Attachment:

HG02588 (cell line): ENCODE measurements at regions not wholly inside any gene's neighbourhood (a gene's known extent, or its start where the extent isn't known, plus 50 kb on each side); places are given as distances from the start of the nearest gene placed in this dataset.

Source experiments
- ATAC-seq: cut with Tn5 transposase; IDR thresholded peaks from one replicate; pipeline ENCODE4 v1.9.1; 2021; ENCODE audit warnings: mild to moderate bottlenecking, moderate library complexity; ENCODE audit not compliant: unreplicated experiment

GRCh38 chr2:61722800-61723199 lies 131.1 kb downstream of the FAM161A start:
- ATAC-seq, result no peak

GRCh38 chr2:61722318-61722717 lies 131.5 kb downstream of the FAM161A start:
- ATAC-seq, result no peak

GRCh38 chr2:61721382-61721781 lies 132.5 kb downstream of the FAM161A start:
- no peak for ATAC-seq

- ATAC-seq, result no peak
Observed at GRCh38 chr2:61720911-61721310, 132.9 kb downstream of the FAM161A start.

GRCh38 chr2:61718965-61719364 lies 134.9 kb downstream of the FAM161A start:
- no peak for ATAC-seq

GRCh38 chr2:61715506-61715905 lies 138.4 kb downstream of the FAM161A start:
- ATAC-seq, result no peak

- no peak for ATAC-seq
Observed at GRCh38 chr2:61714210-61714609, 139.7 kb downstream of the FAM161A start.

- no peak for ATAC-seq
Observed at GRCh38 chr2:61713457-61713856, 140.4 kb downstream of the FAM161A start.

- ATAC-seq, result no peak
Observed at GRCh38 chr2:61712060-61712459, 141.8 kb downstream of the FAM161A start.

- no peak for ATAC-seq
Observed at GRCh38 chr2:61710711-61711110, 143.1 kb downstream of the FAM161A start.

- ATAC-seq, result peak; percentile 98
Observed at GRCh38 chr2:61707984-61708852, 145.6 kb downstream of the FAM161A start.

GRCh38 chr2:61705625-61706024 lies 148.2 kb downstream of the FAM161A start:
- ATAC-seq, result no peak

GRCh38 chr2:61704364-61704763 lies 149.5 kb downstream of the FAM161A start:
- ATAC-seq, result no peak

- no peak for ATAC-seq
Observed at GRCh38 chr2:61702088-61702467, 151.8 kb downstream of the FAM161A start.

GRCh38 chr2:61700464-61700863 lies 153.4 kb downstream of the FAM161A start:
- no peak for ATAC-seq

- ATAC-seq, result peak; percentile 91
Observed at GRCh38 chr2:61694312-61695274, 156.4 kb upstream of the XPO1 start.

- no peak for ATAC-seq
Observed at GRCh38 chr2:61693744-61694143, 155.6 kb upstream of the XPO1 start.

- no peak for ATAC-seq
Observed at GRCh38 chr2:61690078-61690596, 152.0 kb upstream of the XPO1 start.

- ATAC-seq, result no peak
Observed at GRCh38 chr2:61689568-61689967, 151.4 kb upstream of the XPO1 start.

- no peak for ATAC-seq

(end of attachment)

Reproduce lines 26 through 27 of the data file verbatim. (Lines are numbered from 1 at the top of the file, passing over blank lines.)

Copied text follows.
GRCh38 chr2:61705625-61706024 lies 148.2 kb downstream of the FAM161A start:
- ATAC-seq, result no peak